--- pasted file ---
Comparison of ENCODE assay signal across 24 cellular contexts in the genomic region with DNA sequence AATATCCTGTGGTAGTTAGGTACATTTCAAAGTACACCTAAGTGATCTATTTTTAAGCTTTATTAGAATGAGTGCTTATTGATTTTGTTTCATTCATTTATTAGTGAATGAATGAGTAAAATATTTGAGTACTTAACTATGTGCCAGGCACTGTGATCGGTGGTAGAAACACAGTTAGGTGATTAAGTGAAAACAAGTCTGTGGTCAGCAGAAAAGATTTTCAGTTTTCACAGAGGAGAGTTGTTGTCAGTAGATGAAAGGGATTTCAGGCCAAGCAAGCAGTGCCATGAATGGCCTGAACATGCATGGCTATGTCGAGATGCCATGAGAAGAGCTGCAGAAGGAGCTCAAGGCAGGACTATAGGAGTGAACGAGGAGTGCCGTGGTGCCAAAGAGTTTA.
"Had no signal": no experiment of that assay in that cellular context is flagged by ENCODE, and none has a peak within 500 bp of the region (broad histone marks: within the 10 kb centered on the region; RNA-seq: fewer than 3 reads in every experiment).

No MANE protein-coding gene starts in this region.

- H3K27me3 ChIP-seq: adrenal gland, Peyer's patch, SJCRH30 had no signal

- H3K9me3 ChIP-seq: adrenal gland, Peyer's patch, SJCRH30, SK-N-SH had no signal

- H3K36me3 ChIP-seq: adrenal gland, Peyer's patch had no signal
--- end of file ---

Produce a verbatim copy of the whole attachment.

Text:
Comparison of ENCODE assay signal across 24 cellular contexts in the genomic region with DNA sequence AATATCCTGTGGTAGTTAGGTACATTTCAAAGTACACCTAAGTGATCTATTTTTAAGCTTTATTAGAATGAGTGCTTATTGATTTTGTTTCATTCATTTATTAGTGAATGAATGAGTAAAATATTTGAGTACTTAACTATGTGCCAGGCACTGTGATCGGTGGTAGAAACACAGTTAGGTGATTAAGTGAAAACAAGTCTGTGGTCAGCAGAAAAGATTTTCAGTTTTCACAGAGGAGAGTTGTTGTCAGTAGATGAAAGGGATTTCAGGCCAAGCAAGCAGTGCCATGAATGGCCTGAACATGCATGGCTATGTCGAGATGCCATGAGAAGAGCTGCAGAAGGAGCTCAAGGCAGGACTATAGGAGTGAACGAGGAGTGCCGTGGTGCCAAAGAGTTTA.
"Had no signal": no experiment of that assay in that cellular context is flagged by ENCODE, and none has a peak within 500 bp of the region (broad histone marks: within the 10 kb centered on the region; RNA-seq: fewer than 3 reads in every experiment).

No MANE protein-coding gene starts in this region.

- H3K27me3 ChIP-seq: adrenal gland, Peyer's patch, SJCRH30 had no signal

- H3K9me3 ChIP-seq: adrenal gland, Peyer's patch, SJCRH30, SK-N-SH had no signal

- H3K36me3 ChIP-seq: adrenal gland, Peyer's patch had no signal